However, how to proceed depends on the project. Karl Miley, senior research consultant at research agency Clear elaborates: “It’s dependent on the challenge you face. A simple validation of a concept could be a straight quantitative project but you can refine the survey prior to its use with a qualitative phase first.” (See Axe case study.)

Combining the two research silos into one project has obvious time efficiencies, as shown by sports fashion retailer JD Sports when it engaged Retail Eyes to undertake mystery shopping research to underpin its new customer service training programme.

“When it comes to training, analysis is very important,” says Retail Eyes marketing manager Simon Boydell. “We ask the mystery shopper quantitative questions, but then ask them to qualify their answers to bring deeper insight.”

JD Sports group training manager Phil Hill agrees: “We want the emotion from the customer to buy in to the brand. They may not have bought on this occasion, but they may still have had a good experience.” Numbers alone, he says, cannot provide that insight.

He believes the results are self-evident: “Our conversion rate has gone up by 8% in an environment where there is obvious footfall decline in the high street.”

The efficiencies in using the same participant to take part in the qualitative and quantitative aspects of the study also satisfies the research criteria that both sets of results must be comparable and reliable. Another great benefit is speed. High street retail is highly competitive with fast turnover.

“There is no point getting results two weeks after the study. Whenever we launch a promotion or sales technique, each store manager needs to know how his or her staff are performing and how to address any issues raised quickly,” Hill adds.

Retail Eyes’ Boydell believes combined research can produce meaningful insights that are also easily digested and actionable by the client within “48 and 72 hours of the visit taking place”.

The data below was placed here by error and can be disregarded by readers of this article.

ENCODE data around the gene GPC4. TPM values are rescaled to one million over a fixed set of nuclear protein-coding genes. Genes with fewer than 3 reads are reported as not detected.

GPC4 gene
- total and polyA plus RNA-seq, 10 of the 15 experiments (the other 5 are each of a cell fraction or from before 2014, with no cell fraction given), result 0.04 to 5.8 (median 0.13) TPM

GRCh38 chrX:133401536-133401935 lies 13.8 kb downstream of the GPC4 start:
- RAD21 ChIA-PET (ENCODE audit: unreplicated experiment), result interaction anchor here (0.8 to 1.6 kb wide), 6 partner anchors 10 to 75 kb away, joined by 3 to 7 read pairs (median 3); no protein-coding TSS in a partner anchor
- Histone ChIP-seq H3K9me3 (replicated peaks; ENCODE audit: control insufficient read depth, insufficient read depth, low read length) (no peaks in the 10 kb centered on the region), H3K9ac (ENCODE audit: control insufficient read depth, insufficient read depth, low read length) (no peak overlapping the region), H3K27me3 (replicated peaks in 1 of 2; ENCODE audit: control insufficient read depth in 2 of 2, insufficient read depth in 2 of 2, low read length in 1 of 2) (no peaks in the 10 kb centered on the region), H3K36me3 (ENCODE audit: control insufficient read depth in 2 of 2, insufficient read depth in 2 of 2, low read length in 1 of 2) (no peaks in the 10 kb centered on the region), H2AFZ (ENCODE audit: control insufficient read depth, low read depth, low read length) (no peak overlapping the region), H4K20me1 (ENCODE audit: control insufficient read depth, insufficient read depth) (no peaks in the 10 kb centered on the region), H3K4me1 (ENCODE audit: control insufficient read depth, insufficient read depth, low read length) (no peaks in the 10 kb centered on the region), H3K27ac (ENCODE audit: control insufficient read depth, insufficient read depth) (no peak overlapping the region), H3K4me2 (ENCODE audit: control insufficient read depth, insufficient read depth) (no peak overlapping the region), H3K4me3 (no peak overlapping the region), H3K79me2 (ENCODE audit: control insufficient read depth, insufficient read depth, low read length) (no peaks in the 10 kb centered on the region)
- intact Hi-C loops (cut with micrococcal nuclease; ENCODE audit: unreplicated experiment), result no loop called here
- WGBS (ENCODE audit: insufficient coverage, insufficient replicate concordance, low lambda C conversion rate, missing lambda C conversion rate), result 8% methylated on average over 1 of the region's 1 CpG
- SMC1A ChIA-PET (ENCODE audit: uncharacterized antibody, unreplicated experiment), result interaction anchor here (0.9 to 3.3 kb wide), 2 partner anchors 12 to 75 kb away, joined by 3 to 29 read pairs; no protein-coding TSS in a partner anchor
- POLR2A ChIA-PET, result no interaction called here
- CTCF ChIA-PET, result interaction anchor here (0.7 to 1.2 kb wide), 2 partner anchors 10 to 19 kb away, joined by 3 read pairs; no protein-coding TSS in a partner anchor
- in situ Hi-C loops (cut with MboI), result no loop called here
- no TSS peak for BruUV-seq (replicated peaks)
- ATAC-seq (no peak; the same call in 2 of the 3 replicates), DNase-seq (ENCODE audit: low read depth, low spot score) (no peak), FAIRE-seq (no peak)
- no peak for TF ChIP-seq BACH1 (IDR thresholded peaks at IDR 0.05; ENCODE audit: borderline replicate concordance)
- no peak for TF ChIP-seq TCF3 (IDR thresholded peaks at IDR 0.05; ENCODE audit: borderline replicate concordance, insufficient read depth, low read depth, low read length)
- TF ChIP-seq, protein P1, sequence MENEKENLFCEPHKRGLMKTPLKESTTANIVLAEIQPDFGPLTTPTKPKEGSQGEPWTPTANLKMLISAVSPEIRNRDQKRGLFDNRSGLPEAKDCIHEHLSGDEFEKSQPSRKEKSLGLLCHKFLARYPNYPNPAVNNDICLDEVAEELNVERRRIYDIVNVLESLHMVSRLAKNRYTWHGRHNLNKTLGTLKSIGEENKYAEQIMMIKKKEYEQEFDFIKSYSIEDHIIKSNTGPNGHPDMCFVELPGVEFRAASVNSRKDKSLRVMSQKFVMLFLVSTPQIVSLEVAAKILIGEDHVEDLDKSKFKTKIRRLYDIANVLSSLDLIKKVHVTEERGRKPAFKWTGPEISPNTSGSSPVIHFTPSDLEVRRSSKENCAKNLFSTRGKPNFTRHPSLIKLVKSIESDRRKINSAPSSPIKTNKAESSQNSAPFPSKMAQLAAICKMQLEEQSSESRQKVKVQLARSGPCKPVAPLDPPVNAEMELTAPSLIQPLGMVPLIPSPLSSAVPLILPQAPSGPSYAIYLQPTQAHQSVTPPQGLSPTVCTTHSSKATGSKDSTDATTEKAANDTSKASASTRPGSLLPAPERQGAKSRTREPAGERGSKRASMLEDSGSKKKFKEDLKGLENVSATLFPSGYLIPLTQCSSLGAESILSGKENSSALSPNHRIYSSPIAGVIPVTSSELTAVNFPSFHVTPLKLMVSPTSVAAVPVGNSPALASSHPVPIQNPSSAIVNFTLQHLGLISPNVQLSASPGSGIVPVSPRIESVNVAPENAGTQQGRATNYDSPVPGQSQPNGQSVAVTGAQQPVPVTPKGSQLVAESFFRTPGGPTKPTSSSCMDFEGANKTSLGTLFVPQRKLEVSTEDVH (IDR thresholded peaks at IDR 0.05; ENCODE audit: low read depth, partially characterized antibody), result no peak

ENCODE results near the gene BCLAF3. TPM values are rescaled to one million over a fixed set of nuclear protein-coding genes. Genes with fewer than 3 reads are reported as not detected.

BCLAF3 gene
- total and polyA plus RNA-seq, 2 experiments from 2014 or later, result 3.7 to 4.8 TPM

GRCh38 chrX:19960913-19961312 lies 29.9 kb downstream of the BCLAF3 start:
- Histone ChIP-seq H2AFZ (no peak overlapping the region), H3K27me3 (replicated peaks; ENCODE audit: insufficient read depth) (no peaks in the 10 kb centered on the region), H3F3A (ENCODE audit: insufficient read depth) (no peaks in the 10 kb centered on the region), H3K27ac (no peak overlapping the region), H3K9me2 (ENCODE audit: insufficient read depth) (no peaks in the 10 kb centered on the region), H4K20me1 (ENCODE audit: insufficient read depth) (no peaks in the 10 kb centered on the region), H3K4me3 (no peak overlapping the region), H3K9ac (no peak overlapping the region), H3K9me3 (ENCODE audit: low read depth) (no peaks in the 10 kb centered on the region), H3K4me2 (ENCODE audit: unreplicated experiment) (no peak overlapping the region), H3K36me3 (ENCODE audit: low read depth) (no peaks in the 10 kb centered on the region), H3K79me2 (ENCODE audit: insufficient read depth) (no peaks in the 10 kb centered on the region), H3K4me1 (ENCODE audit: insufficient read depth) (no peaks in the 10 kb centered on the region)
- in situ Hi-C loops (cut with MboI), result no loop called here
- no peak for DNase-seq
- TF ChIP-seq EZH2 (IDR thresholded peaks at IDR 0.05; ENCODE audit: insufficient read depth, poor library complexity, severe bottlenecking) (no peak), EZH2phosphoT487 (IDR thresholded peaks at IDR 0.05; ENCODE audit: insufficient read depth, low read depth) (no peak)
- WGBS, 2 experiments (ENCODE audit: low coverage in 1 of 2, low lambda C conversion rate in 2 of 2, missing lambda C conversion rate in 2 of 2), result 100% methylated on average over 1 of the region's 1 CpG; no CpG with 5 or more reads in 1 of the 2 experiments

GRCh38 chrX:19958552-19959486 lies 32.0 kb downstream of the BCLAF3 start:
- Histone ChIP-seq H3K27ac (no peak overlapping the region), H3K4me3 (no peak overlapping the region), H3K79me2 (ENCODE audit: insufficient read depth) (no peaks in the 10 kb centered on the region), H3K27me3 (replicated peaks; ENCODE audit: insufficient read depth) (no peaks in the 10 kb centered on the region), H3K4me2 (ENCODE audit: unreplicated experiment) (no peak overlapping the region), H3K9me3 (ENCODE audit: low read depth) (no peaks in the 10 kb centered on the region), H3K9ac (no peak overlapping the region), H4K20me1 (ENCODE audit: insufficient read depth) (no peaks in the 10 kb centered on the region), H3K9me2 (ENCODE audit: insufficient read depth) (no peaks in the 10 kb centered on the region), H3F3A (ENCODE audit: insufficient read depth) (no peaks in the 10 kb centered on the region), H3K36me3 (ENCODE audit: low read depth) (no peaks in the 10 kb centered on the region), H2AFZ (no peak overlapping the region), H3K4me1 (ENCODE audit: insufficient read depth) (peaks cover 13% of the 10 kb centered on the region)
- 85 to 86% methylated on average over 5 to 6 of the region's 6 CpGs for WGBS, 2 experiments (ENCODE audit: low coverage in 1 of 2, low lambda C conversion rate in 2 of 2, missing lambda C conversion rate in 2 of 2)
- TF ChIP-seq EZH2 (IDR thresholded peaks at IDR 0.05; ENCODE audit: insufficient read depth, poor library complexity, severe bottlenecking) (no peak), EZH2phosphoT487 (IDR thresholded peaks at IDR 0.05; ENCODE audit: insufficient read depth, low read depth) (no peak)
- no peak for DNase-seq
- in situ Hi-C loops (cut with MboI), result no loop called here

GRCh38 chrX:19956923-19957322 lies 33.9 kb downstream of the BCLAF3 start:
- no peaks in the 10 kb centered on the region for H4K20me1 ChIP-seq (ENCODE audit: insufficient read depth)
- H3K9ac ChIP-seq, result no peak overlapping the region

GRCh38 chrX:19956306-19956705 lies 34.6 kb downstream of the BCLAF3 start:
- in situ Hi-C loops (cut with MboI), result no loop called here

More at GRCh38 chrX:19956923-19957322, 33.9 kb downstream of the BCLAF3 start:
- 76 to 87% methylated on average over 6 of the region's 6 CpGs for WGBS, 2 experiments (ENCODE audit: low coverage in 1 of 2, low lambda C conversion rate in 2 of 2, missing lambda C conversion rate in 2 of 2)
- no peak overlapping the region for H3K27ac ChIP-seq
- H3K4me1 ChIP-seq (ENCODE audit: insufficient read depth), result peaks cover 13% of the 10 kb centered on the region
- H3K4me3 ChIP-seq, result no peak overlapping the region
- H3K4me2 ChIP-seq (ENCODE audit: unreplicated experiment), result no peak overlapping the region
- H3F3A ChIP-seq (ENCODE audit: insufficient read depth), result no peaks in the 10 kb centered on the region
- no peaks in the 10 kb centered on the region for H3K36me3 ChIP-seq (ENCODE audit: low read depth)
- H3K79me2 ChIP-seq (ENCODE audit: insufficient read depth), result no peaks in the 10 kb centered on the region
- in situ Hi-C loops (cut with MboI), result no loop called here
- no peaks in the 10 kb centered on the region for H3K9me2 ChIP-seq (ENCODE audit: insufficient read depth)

While time and sample group efficiencies are clear, in these thrifty times is combined research less expensive than two separate commissions?

Kadence’s Jenkins admits that addressing combined research requires commitment, both financial and intellectual: “You’ve got to have the skill set to approach this and the budget to do well. If you don’t have the budget, you’ve got to ask if you’re doing either research methodology well. But a combined approach can be much more powerful than a single-approach report several thousand respondents deep.”

David Cousino, global category director, deodorants, at Unilever puts his money where his mouth is: “The initial financial requirements are slightly higher, but the actionability of such a report is even higher. There is less debate on the backend of a report on how to proceed and it usually reveals a way forward.” (See case study.)

2CV’s Nolan adds: “Obviously there is a need to make the budget work harder, but the integrated approach gives context to understand data and more intelligent insight all round.”

Case study: Axe